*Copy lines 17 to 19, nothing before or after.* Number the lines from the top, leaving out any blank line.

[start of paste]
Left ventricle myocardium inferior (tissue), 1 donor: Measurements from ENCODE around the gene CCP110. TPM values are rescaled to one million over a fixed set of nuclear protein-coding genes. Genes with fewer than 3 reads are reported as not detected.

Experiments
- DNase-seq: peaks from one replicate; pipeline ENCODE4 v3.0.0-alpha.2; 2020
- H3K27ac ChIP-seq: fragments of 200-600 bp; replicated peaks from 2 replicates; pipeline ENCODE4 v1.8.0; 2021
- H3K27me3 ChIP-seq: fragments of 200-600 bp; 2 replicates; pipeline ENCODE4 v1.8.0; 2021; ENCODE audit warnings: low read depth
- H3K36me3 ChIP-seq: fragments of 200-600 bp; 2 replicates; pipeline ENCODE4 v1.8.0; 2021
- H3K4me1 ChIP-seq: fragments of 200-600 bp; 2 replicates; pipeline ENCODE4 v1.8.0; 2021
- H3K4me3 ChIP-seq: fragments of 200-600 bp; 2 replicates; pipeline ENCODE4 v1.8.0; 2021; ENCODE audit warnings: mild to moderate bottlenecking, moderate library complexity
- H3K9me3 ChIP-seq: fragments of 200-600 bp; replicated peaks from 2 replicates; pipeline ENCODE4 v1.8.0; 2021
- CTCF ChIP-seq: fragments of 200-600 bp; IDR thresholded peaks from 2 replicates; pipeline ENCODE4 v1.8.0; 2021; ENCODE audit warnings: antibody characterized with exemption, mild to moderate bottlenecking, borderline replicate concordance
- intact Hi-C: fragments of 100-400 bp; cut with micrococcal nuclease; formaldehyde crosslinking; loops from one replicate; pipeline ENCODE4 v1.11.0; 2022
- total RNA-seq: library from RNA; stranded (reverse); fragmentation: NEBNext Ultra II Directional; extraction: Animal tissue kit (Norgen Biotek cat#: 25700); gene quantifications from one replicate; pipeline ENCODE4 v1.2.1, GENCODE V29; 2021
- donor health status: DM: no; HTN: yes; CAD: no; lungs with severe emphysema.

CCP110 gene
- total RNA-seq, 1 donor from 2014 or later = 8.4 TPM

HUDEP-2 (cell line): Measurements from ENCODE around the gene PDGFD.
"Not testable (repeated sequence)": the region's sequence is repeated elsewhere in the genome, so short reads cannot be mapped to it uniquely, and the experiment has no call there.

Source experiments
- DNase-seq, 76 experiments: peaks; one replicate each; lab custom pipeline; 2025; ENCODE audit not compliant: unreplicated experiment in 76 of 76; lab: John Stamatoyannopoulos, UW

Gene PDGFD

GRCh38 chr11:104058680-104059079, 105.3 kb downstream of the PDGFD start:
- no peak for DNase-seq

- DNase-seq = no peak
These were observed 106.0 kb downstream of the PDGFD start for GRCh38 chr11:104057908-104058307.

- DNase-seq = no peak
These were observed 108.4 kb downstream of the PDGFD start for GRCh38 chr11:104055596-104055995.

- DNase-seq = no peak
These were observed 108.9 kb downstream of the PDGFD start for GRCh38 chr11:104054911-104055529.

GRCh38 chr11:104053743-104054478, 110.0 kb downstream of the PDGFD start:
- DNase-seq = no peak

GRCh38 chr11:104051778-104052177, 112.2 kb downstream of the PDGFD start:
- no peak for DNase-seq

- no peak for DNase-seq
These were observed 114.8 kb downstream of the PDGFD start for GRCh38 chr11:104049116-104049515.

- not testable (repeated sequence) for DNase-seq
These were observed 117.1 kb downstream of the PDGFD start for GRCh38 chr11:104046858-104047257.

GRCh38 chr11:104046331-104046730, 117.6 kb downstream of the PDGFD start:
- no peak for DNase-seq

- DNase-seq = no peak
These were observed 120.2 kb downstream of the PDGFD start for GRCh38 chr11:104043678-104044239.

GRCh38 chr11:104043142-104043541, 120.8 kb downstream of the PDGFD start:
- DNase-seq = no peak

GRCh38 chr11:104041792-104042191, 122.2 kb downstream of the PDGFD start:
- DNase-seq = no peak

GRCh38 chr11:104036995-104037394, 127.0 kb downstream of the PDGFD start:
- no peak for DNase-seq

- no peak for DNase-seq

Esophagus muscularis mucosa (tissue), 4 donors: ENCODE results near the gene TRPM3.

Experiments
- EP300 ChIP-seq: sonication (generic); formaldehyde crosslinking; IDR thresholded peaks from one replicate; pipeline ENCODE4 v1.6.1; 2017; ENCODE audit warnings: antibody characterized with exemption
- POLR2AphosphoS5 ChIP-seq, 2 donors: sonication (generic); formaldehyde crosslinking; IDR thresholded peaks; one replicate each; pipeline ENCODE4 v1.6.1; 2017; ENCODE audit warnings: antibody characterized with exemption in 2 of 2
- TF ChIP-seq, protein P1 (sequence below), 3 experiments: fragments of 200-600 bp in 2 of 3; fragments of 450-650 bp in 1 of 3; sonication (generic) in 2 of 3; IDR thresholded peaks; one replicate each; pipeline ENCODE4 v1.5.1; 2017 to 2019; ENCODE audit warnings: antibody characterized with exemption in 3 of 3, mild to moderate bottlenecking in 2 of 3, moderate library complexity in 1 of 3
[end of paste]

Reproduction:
"Not testable (repeated sequence)": the region's sequence is repeated elsewhere in the genome, so short reads cannot be mapped to it uniquely, and the experiment has no call there.

Source experiments
- DNase-seq, 76 experiments: peaks; one replicate each; lab custom pipeline; 2025; ENCODE audit not compliant: unreplicated experiment in 76 of 76; lab: John Stamatoyannopoulos, UW